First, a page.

Mono Brings the Noise

September 29th, 2009

Mono – The Bowery Ballroom – September 28, 2009

Before the Tokyo-based quartet Mono took the stage at The Bowery Ballroom last night, one by one, audience members dutifully began to put in earplugs. Savvy fans know that the band favors extreme volume, and I suspect even those who do not typically exercise such caution had hit up Duane Reade for some Hearos on their way to the show.

Mono’s sound is an interesting hybrid. While certainly a rock band in the great, straightforward sense of the term—a penchant for eardrum-rattling performances full of thrashing, shredding and writhing with their guitars, plus the stamp of legendary producer Steve Albini on their recent work. On the other hand, Mono’s songs consist of varied movements with precise and layered instrumentation, more structurally akin to classical and chamber music compositions, often clocking in at more than 10 minutes. On their most recent album, Hymn to the Immortal Wind, Mono actually enlisted a full orchestra to round out their vision.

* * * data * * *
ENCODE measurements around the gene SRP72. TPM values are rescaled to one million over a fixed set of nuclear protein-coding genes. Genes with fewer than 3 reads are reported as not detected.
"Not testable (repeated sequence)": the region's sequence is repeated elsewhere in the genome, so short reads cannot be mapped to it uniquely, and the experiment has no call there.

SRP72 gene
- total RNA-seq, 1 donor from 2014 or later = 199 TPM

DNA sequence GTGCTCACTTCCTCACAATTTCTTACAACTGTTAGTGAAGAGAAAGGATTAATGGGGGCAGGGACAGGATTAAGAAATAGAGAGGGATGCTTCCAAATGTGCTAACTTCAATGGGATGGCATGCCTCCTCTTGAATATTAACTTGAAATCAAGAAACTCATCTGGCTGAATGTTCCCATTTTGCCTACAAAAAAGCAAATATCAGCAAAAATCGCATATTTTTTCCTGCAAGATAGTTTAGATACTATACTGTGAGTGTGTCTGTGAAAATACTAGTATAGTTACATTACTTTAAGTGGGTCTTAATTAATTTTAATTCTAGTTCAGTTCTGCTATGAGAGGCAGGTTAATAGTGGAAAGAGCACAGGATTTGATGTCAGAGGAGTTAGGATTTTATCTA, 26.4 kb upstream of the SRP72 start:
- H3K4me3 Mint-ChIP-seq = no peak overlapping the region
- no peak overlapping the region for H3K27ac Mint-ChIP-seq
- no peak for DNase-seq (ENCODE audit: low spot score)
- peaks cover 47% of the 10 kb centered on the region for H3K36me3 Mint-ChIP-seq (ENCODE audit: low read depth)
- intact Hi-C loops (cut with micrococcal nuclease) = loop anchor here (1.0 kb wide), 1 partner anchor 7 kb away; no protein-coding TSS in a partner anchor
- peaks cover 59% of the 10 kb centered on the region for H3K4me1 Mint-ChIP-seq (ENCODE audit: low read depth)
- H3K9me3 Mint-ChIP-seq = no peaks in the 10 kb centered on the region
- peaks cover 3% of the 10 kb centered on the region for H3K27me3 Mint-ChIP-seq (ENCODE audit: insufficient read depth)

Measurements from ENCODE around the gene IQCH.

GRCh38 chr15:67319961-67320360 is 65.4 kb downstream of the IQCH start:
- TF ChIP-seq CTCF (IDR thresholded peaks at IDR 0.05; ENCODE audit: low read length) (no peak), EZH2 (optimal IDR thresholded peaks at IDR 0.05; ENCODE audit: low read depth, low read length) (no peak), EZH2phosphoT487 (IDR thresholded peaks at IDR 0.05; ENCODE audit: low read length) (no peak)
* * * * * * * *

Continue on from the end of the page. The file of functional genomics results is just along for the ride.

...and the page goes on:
The set opener, “Ashes in the Snow,” illustrated this amalgamation: The song began with a twinkly glockenspiel à la Sigur Rós, added some delicate, interweaving guitar strains and then slowly built to a heavy layer of fast, fuzzy strumming. At once, guitar became axe, and the bass was thunderous enough to feel pumping inside your chest. Just when I thought it couldn’t get any more intense, I noticed the giant gong onstage. As the epic music continued, at one point the guitars became so otherworldly and distorted that they were reminiscent of the sounds you might hear in a movie as the characters travel into another dimension. Although time and space seemed to remain intact when I stepped outside, after witnessing Mono’s transfixing music, I imagine many of us left on a slightly different sphere of consciousness than when we had arrived—or at the very least, with some more ringing in our ears. —Alena Kastin